- establishing judicial leadership and case-flow management buy-in processes in the lower and higher courts in the form of case-flow management forums
- facilitating and monitoring the creation of case-flow management governance structures to sustain productivity in the courts’ environment
- maintaining case-flow management.
Systems that support case-flow management in the courts include the Integrated Case Management System (ICMS). This system spans all disciplines of cases administered in the justice environment.
The Integrated Case Management System draws on several core modules to perform basic functions such as information warehousing, case numbering and document scanning. The specific functionality for each court and office are then built on these foundations. The further development of the ICMS Masters System aims to create a Paperless Estate Administration System for the Master’s Office.
This system will computerise the administration process in deceased estates, as all documentation will be scanned and stored electronically.
Audio-Visual Remand System
The system links magistrates’ courts to correctional detention centres via closed-circuit television. The development in this area of support to case-flow management for the courts has brought about a significant improvement in the movement of cases through the use of technology.
One of the directives issued by the Chief Justice to address, prevent and curb the spread of COVID-19 in court precincts, was that AVR centres in correctional centres linked to magistrates’ courts should be used for purposes of the postponement of cases where accused persons were in custody.
Case-Reduction Backlog Project
The Justice, Crime Prevention and Security (JCPS) Cluster departments have introduced a case backlog intervention to reduce the number of backlog cases in regional and district courts, and provide additional capacity to the backlog priority sites. The intervention ensures that the inflow of the number of new cases is balanced by the number of matters concluded. The project deliverables have been integrated into the outputs of the JCPS Cluster Delivery Agreement.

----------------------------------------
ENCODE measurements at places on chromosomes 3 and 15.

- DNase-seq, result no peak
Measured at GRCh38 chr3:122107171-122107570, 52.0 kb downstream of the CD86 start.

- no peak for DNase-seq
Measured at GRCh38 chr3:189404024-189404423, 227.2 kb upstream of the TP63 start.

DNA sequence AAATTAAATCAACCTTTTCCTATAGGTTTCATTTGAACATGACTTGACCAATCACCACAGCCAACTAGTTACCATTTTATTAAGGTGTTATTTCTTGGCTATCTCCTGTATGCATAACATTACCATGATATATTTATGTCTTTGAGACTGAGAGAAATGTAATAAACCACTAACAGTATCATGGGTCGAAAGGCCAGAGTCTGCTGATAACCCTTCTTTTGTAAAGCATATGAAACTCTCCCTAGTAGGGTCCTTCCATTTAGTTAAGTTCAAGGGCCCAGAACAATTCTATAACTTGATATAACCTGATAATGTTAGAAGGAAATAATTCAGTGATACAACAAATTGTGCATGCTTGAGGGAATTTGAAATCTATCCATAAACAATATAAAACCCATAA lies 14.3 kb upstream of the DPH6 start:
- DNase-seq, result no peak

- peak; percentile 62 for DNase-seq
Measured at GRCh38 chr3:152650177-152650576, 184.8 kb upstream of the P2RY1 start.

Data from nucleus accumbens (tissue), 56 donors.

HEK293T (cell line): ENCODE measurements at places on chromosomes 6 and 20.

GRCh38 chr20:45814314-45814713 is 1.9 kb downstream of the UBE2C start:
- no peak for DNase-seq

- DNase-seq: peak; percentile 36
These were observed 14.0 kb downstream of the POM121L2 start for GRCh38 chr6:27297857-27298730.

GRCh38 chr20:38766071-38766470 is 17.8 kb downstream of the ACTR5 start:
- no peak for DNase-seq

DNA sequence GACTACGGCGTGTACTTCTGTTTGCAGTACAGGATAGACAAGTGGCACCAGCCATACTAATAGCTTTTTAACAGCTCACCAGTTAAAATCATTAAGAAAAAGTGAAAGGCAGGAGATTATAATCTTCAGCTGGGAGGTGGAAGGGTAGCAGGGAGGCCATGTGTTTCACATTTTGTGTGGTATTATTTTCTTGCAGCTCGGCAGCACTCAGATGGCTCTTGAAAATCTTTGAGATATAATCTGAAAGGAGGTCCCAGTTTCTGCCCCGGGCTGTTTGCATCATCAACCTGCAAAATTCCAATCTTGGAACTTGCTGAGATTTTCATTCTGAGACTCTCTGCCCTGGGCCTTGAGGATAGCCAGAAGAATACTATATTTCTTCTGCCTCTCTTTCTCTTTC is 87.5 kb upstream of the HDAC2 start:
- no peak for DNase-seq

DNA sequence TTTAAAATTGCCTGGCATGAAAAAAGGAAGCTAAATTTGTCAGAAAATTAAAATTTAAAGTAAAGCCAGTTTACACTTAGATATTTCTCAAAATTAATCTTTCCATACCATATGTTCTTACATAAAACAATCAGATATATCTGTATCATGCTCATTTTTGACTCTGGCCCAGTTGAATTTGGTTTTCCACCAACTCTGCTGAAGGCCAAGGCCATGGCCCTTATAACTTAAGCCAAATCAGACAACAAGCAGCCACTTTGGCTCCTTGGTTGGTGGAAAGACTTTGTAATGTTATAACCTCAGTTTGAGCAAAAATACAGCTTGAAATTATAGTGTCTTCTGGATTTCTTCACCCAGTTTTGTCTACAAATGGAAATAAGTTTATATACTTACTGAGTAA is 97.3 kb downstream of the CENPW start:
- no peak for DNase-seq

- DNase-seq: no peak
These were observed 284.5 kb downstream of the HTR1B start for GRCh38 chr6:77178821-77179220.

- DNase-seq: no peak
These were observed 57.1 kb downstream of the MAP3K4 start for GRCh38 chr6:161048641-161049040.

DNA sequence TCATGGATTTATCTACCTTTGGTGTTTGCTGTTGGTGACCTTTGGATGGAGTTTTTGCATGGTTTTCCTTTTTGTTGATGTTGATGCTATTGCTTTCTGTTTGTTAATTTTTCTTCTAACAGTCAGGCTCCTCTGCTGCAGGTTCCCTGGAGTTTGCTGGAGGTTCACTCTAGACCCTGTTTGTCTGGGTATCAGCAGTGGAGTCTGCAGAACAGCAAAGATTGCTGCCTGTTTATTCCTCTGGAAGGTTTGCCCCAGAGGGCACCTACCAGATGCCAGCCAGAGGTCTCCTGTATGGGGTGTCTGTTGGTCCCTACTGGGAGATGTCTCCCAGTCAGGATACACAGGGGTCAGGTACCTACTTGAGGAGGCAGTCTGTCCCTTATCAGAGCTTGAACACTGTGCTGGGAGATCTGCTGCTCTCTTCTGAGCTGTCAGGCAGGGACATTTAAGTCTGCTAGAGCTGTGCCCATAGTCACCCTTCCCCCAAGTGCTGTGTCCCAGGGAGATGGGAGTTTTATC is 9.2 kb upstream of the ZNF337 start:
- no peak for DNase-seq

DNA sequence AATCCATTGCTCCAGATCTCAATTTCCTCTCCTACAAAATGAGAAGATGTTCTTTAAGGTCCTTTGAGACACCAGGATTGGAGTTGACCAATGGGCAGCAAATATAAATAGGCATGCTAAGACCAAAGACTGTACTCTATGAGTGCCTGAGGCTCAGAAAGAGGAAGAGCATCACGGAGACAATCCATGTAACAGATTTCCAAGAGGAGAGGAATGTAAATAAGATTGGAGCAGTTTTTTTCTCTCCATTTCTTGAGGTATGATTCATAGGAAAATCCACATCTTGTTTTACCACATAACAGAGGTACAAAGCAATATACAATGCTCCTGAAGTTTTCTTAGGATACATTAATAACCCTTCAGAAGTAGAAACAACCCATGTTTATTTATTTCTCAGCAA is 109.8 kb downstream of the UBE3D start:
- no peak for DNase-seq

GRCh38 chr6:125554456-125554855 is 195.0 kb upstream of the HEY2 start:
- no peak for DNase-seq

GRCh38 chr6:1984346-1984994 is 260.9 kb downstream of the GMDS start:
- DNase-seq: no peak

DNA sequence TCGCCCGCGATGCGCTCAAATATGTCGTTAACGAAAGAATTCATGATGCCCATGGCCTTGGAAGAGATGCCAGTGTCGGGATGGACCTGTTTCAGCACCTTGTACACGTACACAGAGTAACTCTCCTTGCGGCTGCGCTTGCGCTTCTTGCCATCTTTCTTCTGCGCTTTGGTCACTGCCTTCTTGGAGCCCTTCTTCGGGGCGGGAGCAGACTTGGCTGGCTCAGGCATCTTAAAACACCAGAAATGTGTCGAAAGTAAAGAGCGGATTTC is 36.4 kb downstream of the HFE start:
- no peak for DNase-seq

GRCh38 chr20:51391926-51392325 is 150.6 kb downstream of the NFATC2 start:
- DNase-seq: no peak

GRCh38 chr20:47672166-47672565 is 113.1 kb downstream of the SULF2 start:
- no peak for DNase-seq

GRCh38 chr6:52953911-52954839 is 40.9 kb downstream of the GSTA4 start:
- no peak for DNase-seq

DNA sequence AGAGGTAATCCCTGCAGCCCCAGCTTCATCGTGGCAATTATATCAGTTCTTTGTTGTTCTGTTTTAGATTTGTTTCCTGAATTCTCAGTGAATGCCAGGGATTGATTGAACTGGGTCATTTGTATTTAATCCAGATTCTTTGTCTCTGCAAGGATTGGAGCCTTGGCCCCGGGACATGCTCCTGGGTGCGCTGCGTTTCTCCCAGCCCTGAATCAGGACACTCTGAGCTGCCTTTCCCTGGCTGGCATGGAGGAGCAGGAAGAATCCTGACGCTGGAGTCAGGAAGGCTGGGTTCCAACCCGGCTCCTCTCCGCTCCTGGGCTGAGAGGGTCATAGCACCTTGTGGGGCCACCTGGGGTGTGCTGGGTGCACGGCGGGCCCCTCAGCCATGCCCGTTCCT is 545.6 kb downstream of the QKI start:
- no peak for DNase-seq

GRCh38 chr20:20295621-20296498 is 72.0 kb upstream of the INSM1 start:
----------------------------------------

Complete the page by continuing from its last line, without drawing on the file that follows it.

The Department of Justice and Constitutional Development has provided resources in the form of infrastructure, court personnel, the judiciary, magistrates and budget, in support of the prosecution and judiciary to remove these cases from the backlog roll.
For the 2021/22 financial year, the DoJ&CD was allocated R21.9 billion. Total expenditure is expected to increase at an average annual rate of 1.9%, from R21.9 billion in 2021/22 to R23.2 billion in 2024/25, with spending on compensation of employees accounting for 56.8% (R12.7 billion) of this, increasing at an average annual rate of 1.4%.
This low increase is reflective of the expectation that the number of personnel in the department will decrease from 23 515 in 2021/22 to 23 401 in 2024/25 through early retirement, natural attrition and contract termination in order to remain within the expenditure ceiling for compensation of employees. The department will ensure that the decrease in personnel does not affect service delivery as it will fill critical vacant posts and share services where possible.
The purpose of the programme is to facilitate the resolution of criminal and civil cases and family law disputes by providing accessible, efficient and quality administrative support to the lower courts, and managing court facilities.
Over the medium term, the programme’s objective is to deliver modern, accessible and people‐centric services for all by:
- reducing the number of criminal cases on the backlog roll in lower courts, from 48 223 in 2019/20 to 45 388 in 2022/23;
- increasing the percentage of child justice preliminary inquiries finalised within 90 days after the date of first appearance, from 85% in 2019/20 to 90% in 2022/23;
- increasing the percentage of maintenance matters finalised within 90 days from the date of proper service of process, from 72% in 2019/20 to 79% in 2022/23;
- increasing the number of clearance certificates for the NRSO, in respect of particulars issued to applicants, from 3 000 in 2019/20 to 18 000 in 2022/23;
- expediting the implementation of Femicide Watch, established as required by Article 15 of the 2019 Presidential Summit Declaration against GBVF, from phase 2 in 2019/20 to phase 5 in 2022/23;
- increasing the number of regional courts upgraded to sexual offences courts, as required by the 2019 Presidential Summit Declaration against GBVF, from 90 in 2018/19 to 148 in 2022/23; and
- upgrading 72 magisterial district courts in terms of the Victim-Centric Justice Strategy by March 2023.